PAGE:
The industry continues to be plagued of cargo thefts; and many of these, including the theft of entire trailer loads, have occurred on distribution center property. The mysterious disappearances are becoming more sophisticated, and often from what are thought to be secure facilities. In many other cases however, they are from warehouses that do not have even the basic security precautions in place, giving the thieves an easy target.
The securing of a distribution center can be difficult and expensive, but the operator who chooses not to deal with it is simply acting irresponsibly, particularly if the company is a logistics service provider and is handling the products of others. While no manager can totally eliminate the risks to a facility, its contents, and/or its employees, there are steps that can be taken to minimize risk as much as possible. Worley for example, has taken major steps to protect its customers’ and its own interests. (Some of these are described in the whitepaper, Meet the Driver, on this website.)
Security begins at the property line. Ideally, a distribution center is a totally fenced environment with guard service to check all vehicles and persons entering or leaving the property. When this is not possible, there should be adequate lighting and a network of closed circuit television cameras that will provide a clear of the perimeter of all buildings. Cameras should be monitored 24 hours a day, seven days a week. There should be no parking against the building except in the receiving and shipping areas. It does little good to have a clear line of sight around a building when it is blocked by cars and trucks.
When there is no guard, every vehicle or person entering the property should check in with a live person or video system. It is important to see the individuals – not just hear their voices.
Ideally, closed circuit cameras will be used inside the facility, as well. Beyond that, all building doors, including those to the offices should be locked. There are any number of key card and PIN number systems that will ensure that only those who are authorized to enter the building can do so. Truck drivers, of course, will not have the necessary identification and/or information, and should be allowed entry through a limited number of doors that open into a confined area. Here they should be registered and given only limited access to the facility.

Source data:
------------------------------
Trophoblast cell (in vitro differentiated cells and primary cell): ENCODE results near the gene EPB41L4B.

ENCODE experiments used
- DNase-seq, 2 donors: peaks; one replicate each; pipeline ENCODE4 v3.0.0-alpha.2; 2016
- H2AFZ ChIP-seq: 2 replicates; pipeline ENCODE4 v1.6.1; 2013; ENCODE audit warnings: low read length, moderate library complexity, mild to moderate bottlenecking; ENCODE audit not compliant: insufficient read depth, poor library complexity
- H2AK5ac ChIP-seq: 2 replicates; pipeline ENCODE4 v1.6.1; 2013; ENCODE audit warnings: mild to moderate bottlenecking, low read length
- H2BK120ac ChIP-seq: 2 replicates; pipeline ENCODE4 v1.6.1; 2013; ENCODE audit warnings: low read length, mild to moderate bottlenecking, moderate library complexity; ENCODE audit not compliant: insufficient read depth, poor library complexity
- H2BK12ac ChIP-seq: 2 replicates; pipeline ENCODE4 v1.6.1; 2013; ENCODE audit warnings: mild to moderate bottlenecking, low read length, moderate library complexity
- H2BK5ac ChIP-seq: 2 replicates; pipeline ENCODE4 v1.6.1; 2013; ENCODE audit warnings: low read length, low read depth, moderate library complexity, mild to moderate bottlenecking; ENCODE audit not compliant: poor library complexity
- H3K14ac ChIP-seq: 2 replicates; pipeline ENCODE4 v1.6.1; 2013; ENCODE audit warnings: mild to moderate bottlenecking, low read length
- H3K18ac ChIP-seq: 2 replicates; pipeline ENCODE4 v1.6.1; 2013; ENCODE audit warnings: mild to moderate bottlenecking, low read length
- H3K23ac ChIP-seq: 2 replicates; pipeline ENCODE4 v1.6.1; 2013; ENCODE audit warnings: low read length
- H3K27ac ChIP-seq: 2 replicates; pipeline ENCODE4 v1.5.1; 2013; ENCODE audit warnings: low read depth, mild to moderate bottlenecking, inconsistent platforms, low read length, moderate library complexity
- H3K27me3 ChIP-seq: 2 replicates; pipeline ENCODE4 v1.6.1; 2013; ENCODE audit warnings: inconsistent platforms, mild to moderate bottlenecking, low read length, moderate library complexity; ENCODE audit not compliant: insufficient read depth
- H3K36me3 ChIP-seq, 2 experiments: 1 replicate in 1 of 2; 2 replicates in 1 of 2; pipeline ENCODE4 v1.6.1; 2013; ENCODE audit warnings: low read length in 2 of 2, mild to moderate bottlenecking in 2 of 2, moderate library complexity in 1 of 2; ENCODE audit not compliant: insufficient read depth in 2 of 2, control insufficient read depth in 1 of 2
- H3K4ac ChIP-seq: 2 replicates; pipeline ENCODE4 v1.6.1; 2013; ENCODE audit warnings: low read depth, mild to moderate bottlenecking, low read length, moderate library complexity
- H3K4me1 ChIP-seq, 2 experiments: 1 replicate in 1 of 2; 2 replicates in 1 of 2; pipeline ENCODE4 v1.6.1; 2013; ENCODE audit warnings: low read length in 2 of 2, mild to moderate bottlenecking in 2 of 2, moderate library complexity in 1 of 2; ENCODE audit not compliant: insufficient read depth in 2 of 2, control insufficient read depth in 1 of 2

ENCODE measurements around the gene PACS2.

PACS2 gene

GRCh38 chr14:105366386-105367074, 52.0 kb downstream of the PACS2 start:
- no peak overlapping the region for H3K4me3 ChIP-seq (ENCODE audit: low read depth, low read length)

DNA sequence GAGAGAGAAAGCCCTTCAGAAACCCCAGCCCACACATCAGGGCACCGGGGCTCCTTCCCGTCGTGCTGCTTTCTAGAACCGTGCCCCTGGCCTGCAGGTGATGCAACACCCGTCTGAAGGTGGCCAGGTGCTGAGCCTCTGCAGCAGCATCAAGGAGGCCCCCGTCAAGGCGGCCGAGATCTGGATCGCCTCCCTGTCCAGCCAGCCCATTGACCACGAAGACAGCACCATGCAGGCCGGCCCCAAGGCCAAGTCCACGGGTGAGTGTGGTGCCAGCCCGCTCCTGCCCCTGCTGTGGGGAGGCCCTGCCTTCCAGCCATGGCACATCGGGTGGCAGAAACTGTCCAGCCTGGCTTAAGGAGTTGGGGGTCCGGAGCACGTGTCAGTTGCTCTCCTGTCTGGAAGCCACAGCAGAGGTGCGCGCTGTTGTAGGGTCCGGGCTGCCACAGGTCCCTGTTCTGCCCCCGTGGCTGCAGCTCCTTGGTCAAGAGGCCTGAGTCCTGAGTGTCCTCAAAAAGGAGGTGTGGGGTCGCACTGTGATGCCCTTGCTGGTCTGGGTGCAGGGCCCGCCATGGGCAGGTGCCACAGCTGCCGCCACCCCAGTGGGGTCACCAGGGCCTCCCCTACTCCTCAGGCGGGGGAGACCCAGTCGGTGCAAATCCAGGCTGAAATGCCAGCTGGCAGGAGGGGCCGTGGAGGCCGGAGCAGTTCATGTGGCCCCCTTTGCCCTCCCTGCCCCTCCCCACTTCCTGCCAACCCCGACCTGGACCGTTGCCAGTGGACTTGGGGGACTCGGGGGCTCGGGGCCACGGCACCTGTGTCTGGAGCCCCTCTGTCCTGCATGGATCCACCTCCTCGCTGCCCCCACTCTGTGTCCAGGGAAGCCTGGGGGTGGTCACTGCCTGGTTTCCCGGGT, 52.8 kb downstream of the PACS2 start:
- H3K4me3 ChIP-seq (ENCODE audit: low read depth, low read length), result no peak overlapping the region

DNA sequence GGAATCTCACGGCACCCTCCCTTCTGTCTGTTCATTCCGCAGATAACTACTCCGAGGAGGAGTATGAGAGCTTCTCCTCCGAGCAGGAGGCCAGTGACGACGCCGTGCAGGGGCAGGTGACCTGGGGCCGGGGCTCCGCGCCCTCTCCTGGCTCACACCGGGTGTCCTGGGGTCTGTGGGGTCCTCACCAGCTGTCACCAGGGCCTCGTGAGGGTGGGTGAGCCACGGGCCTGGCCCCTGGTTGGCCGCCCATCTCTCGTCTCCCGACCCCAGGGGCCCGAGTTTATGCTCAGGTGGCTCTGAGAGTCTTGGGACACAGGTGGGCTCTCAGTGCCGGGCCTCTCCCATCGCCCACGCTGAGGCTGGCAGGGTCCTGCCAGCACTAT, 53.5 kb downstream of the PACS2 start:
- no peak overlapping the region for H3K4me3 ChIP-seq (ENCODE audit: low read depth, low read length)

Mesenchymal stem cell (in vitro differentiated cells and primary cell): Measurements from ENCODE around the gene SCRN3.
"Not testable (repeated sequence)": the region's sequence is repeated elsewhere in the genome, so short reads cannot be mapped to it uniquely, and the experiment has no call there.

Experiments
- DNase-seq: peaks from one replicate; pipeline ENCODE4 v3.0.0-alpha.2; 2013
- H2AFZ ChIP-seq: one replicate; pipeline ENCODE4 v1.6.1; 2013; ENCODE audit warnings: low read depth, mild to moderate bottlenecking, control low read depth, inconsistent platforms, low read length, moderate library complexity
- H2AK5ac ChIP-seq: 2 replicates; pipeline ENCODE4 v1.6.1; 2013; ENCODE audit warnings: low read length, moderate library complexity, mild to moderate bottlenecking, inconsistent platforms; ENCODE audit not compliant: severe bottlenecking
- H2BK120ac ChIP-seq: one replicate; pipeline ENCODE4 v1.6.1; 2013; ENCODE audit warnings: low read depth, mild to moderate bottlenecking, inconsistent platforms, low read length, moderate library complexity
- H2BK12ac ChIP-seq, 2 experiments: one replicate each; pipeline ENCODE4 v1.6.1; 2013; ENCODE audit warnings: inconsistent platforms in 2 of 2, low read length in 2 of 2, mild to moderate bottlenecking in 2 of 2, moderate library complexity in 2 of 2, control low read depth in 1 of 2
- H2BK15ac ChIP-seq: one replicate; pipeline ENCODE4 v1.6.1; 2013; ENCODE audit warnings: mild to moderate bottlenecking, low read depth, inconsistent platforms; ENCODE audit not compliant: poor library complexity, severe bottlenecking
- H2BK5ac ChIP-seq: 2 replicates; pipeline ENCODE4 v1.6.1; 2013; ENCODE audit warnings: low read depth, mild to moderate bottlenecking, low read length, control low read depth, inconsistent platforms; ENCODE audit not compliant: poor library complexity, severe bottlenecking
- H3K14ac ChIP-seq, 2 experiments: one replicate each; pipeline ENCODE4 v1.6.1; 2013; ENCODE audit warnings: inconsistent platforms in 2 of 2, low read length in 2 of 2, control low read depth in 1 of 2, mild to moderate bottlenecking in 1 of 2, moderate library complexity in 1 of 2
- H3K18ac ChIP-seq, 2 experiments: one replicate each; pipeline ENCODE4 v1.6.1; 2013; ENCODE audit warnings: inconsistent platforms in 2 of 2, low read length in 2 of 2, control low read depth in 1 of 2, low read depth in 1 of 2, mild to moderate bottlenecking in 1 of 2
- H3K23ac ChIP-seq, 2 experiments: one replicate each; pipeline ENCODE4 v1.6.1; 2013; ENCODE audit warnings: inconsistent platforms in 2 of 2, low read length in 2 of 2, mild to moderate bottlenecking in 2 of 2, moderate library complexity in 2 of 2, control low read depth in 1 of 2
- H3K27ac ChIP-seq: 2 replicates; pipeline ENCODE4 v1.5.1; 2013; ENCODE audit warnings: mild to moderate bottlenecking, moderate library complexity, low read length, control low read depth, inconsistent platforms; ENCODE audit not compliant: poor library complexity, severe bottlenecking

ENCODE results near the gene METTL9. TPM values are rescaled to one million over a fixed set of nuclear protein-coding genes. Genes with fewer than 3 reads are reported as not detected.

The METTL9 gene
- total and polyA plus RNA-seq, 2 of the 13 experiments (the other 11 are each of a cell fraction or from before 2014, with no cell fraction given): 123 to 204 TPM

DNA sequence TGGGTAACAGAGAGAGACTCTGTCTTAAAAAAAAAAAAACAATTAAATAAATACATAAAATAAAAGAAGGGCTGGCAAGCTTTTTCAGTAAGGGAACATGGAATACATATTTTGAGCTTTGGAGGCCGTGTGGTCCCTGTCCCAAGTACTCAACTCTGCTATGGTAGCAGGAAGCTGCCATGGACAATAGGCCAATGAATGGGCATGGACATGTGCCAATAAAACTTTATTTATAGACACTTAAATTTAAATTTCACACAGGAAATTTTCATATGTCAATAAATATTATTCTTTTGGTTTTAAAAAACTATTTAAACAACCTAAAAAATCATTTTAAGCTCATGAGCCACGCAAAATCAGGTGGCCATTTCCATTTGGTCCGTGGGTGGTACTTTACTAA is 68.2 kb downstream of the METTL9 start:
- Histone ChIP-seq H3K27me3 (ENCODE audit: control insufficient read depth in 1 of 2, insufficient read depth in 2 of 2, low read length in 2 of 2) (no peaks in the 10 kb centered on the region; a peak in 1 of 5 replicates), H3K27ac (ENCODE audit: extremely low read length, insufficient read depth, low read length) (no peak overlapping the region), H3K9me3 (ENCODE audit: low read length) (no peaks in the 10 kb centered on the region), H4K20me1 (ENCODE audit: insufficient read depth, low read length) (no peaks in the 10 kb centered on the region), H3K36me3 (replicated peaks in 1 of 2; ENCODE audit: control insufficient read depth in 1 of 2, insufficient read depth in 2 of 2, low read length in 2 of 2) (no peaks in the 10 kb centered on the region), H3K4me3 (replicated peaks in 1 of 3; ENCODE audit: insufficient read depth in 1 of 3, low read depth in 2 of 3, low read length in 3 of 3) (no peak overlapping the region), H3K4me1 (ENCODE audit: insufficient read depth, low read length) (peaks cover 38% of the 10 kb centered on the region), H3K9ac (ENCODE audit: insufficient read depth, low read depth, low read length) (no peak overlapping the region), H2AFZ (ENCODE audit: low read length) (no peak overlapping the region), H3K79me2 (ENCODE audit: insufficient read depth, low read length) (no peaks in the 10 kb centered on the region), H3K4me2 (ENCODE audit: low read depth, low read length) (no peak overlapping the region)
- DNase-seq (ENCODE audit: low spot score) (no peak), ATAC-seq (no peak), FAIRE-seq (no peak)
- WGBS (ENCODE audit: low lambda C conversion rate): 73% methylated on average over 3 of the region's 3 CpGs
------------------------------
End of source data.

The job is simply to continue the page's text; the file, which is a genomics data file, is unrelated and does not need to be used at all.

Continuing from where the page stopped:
No receiving or shipping door should be left open at any time unless an appropriate distribution center employee is present. If the facility handles unusually expensive or vulnerable products, these should be kept in caged areas within the building with access carefully monitored.
Securing a facility against outside intruders is relatively easy compared to protecting a facility from the enemy within, however. In many areas, distribution labor is scarce; and companies are forced to hire personnel they might otherwise reject. New employees should be screened carefully. A surprising number of companies do not provide background checks because of the expense involved. Yet this expense is negligible if it prevents even one problem; and this is quite likely, considering that 40 percent of all warehouse thefts are committed by employees. Every prospective employee should have both a drug test and a background check; and in today’s environment, integrity testing is strongly recommended, as well. These tests screen for honesty, attitudes toward customer service, risk of drug and alcohol use, and more. The tests are in full compliance with all federal and state discrimination laws.
Finally, managers should be trained to recognize unusual or dangerous behavior. Deterioration in attendance, work habits and relationships all are warning signs and should be dealt with appropriately. There is no fail-safe method for protection of property, products and personnel; but a well – implemented and managed security program, thoughtful and careful hiring practices, management training, and good common sense will go a long way toward minimizing risks.